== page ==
FRANKFURT -- Volkswagen AG is hiring independent auditors to review allegations of bribery at Europe's biggest carmaker, the company said on Friday.
"We have contacted auditors KPMG and intend to commission them to review independently all that has happened," a spokesman quoted Chief Executive Bernd Pischetsrieder as saying.
VW has also asked German prosecutors to examine the allegations against former staff at its Czech unit Skoda.
Volkswagen's chief employee representative, Klaus Volkert, unexpectedly resigned as head of the group's works council on Thursday after media reports said he may be linked to the scandal, but he insisted he had done no wrong.
Participants at a staff meeting said Volkert, 62, had cited age as his reason for stepping down after 15 years at the head of the works council, one of the most potent in German industry.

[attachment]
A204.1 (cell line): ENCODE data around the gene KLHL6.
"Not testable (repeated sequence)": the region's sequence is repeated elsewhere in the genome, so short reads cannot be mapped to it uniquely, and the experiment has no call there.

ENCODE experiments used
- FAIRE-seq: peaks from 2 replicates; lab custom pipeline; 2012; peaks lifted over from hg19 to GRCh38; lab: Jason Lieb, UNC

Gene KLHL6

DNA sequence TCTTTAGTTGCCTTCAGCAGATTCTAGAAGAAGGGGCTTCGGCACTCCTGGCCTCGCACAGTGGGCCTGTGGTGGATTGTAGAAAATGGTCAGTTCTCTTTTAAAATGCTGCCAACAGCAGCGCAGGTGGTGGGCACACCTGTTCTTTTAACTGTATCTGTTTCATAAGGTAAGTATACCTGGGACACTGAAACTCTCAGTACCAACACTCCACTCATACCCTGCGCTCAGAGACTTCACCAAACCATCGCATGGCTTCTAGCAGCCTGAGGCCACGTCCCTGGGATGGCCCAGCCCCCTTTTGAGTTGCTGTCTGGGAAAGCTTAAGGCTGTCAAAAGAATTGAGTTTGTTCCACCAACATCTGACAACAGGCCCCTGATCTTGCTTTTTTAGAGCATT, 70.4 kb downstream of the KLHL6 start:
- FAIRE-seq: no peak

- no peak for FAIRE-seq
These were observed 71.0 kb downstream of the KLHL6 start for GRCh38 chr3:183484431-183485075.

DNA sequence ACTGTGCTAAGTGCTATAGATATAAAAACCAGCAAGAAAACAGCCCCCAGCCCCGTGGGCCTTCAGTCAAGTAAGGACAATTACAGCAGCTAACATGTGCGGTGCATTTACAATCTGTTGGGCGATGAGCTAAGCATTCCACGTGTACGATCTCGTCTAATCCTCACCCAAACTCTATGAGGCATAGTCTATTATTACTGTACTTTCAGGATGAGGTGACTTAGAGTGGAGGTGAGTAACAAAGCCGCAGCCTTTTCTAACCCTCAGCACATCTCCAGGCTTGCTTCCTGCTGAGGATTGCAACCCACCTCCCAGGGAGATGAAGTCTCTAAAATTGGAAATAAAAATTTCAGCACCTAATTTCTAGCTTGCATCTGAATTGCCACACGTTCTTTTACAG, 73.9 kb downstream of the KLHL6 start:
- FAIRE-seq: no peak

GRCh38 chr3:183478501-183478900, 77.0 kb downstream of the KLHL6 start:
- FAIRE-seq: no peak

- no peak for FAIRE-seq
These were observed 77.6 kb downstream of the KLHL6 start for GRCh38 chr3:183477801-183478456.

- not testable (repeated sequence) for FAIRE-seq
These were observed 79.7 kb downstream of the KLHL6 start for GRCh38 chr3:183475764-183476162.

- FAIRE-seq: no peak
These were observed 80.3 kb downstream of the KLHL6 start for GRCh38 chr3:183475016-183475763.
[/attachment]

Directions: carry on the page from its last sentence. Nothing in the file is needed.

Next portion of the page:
Brunswick state prosecutor Klaus Ziehe said on Thursday that his office had received complaints from VW accusing two employees of fraud and betrayal of confidence.
Volkswagen has said it was cooperating closely with the Brunswick prosecutors and would thoroughly investigate any evidence of improper staff activities that may have involved attempting to harm the company financially.
It has declined to comment, however, on the details of the case or the amount of financial damage that may have ensued.